Pilot whales are the second biggest dolphin species after the orca. There are 2 species of Pilot whales: the Long-finned and the Short-finned.
The two species are very hard to tell apart when observed at sea but they have different distribution ranges. Despite being situated in the overlap area, the Azores are mainly frequented by the Short-finned Pilot Whale so we will focus on them.
This species can be seen throughout the whole year in the archipelago but are more frequent between May and October.
Groups are usually found in deep water areas and are very easy to tell apart from other species at close range. The lack of beak, bulbous head and broad dorsal fin are typical diagnostic characteristics. The shape of the dorsal fin varies with gender and age, so it is very useful. Males have dorsal fins with very broad bases and are more rounded than the females.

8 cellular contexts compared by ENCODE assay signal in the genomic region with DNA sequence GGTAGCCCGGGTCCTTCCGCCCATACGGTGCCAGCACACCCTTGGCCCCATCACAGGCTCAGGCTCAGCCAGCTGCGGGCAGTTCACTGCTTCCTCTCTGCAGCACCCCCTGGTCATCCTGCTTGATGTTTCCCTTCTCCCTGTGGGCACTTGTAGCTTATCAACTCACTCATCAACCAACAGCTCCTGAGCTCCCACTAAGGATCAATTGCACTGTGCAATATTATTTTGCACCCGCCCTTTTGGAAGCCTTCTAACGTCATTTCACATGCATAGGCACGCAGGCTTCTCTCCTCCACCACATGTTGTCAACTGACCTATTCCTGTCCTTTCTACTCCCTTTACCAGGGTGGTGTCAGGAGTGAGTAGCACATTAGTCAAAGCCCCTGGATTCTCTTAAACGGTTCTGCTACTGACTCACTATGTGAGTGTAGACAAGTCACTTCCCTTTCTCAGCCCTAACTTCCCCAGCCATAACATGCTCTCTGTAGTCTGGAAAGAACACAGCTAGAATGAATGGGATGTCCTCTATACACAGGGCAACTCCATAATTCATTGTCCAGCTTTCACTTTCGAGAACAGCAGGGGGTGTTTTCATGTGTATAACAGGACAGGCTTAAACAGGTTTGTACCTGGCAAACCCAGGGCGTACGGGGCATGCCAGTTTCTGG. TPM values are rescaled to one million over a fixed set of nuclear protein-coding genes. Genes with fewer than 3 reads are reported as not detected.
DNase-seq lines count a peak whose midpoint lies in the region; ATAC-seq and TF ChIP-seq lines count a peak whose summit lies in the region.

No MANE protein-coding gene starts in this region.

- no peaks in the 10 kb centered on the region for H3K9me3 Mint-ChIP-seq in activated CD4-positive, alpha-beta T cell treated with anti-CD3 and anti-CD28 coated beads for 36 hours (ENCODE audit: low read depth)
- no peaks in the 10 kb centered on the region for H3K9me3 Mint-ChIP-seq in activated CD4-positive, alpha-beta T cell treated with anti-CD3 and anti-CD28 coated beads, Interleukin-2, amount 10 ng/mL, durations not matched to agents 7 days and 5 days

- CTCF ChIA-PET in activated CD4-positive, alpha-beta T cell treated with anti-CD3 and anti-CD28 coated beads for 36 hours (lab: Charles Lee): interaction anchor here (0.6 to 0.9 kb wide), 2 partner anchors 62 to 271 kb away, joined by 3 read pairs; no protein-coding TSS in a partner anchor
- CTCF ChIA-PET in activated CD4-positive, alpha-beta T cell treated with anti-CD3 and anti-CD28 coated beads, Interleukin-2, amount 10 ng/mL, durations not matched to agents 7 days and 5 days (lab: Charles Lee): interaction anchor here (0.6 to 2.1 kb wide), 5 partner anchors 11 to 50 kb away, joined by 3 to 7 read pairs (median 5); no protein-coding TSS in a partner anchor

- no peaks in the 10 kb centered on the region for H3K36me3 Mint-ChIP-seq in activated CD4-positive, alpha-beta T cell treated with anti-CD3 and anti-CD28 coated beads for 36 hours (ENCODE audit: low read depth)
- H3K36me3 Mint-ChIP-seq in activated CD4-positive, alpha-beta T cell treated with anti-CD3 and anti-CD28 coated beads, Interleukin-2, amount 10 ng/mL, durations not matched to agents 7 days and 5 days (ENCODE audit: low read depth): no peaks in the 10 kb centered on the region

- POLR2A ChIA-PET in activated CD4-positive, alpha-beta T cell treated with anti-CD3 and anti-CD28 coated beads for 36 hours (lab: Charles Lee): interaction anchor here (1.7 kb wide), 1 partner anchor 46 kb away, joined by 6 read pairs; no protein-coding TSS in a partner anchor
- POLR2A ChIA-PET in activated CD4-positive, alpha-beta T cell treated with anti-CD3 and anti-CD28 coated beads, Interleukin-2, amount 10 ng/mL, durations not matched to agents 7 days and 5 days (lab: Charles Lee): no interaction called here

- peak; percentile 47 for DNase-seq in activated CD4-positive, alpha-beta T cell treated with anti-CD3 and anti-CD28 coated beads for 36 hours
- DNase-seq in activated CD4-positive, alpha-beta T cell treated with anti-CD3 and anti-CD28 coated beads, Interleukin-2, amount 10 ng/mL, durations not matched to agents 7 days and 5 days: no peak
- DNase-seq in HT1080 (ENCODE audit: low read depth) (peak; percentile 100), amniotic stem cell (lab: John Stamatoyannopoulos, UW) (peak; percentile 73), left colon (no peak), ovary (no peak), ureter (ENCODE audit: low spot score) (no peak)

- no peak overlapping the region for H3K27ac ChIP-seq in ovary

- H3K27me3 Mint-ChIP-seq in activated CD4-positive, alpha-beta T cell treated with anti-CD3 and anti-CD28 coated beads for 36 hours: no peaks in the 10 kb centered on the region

Pilot whales are highly sociable animals that live in groups of 10 to 20 animals but can sometimes be seen in groups of hundreds of individuals. These groups are dominated by the females that always stay with their natal groups. The males, in lower numbers, abandon their mother’s group to join other where they can mate with the females.
Unfortunately, due to their social cohesion, these animals have regular mass strandings. If one individual is ill or is disoriented, the others will follow it to the beach and end up stranding as well…
To end with a happy note I leave you with this adorable calf!